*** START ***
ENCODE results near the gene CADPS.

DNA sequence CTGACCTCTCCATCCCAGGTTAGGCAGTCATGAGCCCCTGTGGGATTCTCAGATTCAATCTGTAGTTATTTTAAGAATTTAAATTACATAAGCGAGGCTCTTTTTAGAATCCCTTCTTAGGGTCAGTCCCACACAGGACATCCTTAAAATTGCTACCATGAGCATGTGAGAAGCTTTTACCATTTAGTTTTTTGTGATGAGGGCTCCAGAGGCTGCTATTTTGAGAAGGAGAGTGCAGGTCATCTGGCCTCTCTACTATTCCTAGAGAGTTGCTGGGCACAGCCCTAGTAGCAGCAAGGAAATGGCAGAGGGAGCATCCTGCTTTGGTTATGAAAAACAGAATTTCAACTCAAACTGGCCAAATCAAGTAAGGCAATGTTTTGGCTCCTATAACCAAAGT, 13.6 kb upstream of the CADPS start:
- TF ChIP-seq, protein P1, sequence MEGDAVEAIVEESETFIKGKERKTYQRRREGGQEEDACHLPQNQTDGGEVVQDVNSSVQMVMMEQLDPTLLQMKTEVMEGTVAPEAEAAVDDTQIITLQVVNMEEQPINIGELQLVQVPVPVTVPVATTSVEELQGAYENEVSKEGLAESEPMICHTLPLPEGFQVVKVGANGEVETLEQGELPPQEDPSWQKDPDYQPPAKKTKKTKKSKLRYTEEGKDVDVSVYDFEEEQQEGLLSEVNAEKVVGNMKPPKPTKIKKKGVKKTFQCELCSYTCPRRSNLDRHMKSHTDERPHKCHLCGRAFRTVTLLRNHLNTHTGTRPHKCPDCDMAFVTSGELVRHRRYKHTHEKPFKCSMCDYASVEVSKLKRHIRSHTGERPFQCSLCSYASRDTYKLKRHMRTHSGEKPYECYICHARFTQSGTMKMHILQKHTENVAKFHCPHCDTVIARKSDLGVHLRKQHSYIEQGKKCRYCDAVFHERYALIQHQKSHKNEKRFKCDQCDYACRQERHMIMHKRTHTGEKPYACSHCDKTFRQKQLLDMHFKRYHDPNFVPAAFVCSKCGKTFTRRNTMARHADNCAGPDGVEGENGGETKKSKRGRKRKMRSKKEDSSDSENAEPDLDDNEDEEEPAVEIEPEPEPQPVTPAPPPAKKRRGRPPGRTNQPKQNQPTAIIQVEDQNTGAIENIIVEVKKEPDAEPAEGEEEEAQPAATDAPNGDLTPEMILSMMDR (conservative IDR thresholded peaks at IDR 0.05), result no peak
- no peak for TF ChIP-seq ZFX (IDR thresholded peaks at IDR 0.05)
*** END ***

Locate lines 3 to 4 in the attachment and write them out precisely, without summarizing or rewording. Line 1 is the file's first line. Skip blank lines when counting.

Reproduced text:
- TF ChIP-seq, protein P1, sequence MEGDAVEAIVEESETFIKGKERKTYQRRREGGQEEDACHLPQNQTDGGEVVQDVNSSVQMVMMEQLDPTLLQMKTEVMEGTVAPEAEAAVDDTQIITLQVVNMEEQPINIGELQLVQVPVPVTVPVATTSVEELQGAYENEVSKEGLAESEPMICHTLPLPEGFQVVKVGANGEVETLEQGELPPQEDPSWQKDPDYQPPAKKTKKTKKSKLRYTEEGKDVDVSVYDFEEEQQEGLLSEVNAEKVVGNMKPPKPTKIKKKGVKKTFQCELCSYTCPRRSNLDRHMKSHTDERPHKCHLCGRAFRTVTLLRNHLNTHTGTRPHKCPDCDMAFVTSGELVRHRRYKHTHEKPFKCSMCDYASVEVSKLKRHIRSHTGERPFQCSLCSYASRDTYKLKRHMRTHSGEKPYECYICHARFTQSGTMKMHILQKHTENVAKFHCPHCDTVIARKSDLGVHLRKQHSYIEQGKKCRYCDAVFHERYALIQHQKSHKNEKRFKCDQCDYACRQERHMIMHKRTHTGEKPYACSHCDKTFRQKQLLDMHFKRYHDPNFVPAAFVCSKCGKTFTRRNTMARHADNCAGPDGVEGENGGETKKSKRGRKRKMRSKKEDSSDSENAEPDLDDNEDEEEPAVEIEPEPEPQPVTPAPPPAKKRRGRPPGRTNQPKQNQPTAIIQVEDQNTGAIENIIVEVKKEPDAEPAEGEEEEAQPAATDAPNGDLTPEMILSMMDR (conservative IDR thresholded peaks at IDR 0.05), result no peak
- no peak for TF ChIP-seq ZFX (IDR thresholded peaks at IDR 0.05)